Padoch, C. and Peluso, N. (Eds). 1996. Borneo in Transition. People, Forests, Conservation, and Development. Oxford University Press, New York, New York. 291 pp.

Pollnac, R. 1997. Monitoring and evaluating coral reef management. Intercoast Network 29: 5-6, 18.

Poulsen, B. and Krabbe, N. 1997. Avian rarity in ten cloud- forest communities in the Andes of Ecuador: implications for conservation. Biodiversity and Conservation 6(10): 1365- 1376.

Pramod, P., Daniels, R., Joshi, N. and Gadgil, M. 1997. Evaluating bird communities of Western Ghats to plan for a biodiversity friendly development. Current Science 73(2): 156-162.

Pramod, P., Joshi, N., Ghate, U. and Gadgil, M. 1997. On the hospitality of Western Ghats habitats for bird communities. Current Science 73(2): 122-127.

Primack, R. and Drayton, B. 1997. The experimental ecology of reintroduction. Plant Talk 11: 25-28.

Rieman, B. and Clayton, J. 1997. Management - wildfire and native fish: issues of forest health and conservation of sensitive species. Fisheries 20(11): 6-15.

Roberts, D. and Moore, H. 1997. Tentacular diversity in deep-sea deposit-feeding holothurians: implications for biodiversity in the deep sea. Biodiversity and Conservation 6(11): 1487-1506.

Rowley, J. and Edwards, M. 1997. Recycling a Jordan village. People & Planet 6(4): 24-27. (Taybet Zaman near Petra - five star tourist resort)

Safford, R. and Jones, C. 1997. Did organochlorine pesticide use cause declines in Mauritian forest birds? Biodiversity and Conservation 6(10): 1445-1451.

Samways, M. and Stewart, D. 1997. An aquatic ecotone and its significance in conservation. Biodiversity and Conservation 6(10): 1429-1444.

Schwarz, A. and Wein, R. 1997. Threatened dry grasslands in the continental boreal forests of Wood Buffalo National Park. Canadian J. Bot. 75(8): 1363-1370.

Shaanker, R. and Ganeshaiah, K. 1997. Mapping genetic diversity of Phyllanthus emblica: forest gene banks as a new approach for in situ conservation of genetic resources. Current Science 73(2): 163-168.

Shrestha, M. 1997. Can trekkers help Manaslu? People & Planet 6(4): 14-15. (Kathmandu)

Sidwell, K. 1997. The importance of taxonomy to conservation. Plant Talk 11: 4.

Skinner, M. and Stebbins, G. 1997. Why is the California flora so rich? Fremontia 25(4): 3-9. (6,000 native species)

Sleeper, B. 1997. Primates: the Amazing World of Lemurs, Monkeys, and Apes.. Chronicle Books, San Francisco, California. 176 pp.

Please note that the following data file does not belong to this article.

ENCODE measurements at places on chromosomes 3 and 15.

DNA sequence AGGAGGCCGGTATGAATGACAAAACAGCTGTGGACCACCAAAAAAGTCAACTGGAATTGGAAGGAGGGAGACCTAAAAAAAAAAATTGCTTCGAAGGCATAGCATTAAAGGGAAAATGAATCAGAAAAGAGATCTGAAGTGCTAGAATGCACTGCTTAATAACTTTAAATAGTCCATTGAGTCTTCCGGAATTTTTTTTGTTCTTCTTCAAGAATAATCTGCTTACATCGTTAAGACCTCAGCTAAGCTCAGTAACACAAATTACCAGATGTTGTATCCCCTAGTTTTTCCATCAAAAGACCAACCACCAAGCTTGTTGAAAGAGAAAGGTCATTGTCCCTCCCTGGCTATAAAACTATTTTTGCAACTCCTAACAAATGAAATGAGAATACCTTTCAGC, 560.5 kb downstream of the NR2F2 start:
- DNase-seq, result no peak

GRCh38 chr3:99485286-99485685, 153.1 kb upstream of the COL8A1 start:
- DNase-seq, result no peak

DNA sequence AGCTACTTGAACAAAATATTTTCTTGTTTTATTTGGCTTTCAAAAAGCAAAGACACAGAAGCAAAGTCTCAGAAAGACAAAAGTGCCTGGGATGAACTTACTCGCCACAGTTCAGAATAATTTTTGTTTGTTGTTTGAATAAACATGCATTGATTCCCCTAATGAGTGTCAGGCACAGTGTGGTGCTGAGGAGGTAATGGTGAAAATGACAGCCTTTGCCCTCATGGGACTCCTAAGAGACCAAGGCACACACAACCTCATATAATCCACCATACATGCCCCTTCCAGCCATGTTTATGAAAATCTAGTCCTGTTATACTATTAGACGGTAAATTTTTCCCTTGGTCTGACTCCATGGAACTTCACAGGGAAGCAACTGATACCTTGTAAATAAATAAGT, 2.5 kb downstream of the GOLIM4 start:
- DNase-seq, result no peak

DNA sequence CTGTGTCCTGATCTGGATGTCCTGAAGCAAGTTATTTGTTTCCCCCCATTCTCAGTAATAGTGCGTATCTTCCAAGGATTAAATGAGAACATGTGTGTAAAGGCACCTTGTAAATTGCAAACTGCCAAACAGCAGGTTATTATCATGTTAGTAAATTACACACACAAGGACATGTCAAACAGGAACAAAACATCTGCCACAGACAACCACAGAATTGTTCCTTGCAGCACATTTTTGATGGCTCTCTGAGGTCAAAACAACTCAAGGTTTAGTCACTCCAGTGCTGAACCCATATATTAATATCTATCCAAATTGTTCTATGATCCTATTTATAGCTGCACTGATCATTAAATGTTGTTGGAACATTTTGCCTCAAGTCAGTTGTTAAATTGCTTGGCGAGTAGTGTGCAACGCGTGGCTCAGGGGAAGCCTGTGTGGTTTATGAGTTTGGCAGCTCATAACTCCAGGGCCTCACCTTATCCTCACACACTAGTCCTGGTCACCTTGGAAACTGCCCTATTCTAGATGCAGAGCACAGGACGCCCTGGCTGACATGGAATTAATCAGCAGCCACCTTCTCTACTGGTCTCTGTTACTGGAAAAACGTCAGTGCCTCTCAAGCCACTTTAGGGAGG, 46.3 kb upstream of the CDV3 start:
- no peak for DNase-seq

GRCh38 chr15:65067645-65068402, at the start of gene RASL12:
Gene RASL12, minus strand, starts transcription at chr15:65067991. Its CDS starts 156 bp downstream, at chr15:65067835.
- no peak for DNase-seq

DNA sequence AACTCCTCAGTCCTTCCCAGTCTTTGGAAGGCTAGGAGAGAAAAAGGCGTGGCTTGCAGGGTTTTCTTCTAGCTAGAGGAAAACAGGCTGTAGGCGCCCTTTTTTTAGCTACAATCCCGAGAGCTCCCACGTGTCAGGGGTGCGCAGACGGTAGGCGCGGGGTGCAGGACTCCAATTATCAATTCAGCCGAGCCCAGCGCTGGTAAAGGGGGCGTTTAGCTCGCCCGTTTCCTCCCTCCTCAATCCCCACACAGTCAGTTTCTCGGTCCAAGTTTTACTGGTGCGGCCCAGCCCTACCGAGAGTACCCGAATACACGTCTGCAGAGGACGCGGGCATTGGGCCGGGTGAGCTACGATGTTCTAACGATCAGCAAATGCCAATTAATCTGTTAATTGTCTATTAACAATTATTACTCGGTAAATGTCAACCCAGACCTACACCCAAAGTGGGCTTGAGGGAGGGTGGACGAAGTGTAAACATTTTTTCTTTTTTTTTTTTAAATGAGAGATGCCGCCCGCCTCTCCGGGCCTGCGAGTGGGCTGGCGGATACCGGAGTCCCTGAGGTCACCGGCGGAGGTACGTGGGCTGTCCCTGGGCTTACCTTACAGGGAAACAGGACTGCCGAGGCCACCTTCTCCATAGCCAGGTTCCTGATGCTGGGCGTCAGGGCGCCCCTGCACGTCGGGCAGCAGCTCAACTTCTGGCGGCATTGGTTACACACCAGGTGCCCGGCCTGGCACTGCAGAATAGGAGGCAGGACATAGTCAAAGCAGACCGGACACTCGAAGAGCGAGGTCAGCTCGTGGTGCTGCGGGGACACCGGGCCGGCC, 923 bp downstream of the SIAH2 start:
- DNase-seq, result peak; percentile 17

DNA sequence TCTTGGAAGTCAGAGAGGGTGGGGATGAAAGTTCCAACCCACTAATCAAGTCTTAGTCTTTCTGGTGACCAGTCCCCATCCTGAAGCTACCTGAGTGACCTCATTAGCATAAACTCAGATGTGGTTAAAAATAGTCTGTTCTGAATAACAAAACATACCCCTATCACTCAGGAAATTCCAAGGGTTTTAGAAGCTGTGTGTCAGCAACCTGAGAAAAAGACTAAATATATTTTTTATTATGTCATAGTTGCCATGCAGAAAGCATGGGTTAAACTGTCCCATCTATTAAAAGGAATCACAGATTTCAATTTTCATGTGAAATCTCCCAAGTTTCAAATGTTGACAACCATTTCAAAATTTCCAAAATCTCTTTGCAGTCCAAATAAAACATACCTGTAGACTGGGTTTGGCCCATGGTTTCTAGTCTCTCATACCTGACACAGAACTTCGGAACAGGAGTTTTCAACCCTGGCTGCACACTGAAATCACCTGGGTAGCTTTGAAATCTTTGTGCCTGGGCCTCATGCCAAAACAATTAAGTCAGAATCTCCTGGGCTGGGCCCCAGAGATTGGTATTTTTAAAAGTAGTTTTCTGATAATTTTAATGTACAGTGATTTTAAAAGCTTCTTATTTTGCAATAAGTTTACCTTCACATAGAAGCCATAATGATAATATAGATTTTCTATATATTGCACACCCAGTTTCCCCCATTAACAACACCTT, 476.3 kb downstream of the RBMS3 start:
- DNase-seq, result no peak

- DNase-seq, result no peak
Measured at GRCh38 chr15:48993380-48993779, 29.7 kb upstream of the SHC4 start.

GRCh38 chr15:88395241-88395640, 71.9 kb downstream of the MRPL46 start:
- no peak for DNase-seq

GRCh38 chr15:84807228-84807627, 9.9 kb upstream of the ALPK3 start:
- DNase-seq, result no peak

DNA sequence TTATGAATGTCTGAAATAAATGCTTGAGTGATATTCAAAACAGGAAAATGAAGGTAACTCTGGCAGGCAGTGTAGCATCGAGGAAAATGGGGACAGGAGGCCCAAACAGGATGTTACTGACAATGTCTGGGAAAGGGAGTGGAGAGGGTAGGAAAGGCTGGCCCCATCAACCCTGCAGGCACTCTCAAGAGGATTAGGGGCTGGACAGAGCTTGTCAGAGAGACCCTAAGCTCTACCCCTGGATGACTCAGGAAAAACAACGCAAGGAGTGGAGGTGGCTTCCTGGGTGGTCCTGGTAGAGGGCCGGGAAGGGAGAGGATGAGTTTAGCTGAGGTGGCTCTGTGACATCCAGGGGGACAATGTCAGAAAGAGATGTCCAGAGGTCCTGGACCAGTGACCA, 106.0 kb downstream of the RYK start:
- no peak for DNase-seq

Smith, D. and Ntiati, P. 1997. Maasai hopes and fears. People & Planet 6(4): 12-13. (Kenya)

Smolen, M. and Colborn, T. 1997. Endocrine disruption: hidden threats to wildlife. End. Species UPDATE 14(9 & 10): 6-10.

Southam, M. 1997. Hunting the moon-carrot: has it really gone? Plant Talk 11: 34-35. (Southern Europe)

Staljanssens, M. 1997. ICOMIS - a modeling tool for better decision making on coastal zone development. Intercoast Network 29: 15.

Stonehouse, B. 1997. Small is beautiful in the planet's crystal wonderland. People & Planet 6(4): 16-17. (Antarctica)

Stubbs, C., Drummond, F. and Allard, S. 1997. Bee conservation and increasing Osmia spp. in Maine lowbush blueberry fields. Northeastern Naturalist 4(3): 133-144.

Thorsell, J. 1997. The greenest place on earth. Plant Talk 11: 40-41. (Morne Trois Pitons, Dominica)

Tibor, D. 1997. Rare Plant Program update. California Native Plant Soc. Bull. 27(4): 1. (Rediscovery of an extinct plant, Ventura marsh milk-vetch and proposed listing for Adobe lily)

Trumbic, I. 1997. Evaluation of coastal zone management initiatives in the Mediterranean. Intercoast Network 29: 13-14.

Warburg, M. 1997. Biogeographic and demographic changes in the distribution and abundance of scorpions inhabiting the Mediterranean region of northern Israel. Biodiversity and Conservation 6(10): 1377-1390.

Wheal, C. 1997. South Africa's new goldmine. People & Planet 6(4): 18-19. (Tourism)

Wheat, S. 1997. The tourism juggernaut. People & Planet 6(4): 6-8.

Whitesell, E. 1996. Local struggles over rain-forest conservation in Alaska and Amazonia. The Geographical Review 86(3): 414-436.

Willcox, L. 1997. The last grizzlies of the American West: the long hard road to recovery. End. Species UPDATE 14(9 & 10): 11-16.

Williams, J., Dombeck, M. and Wood, C. 1997. Communities taking charge: challenges & opportunities for public land management. Soc. Conservation Biology Newsletter 4(4): 2, 16.

Wisnieski, A., Poole, V. and Anderson, E. 1997. Conservation spotlight: tomato frogs. End. Species UPDATE 14(9 & 10): 17-18. (Madagascar)

Wolberg, D. and Reinard, P. 1997. Collecting the Natural World. Legal Requirements & Personal Liability for Collecting Plants, Animals, Rocks, Minerals & Fossils. GeoScience Press, Tucson, Arizona. 330 pp.

Yahner, R. 1997. Historic, present, and future status of Pennsylvania vertebrates: some issues of conservation concern. J. Pennsylvania Acad. Science 71(1): 47-51.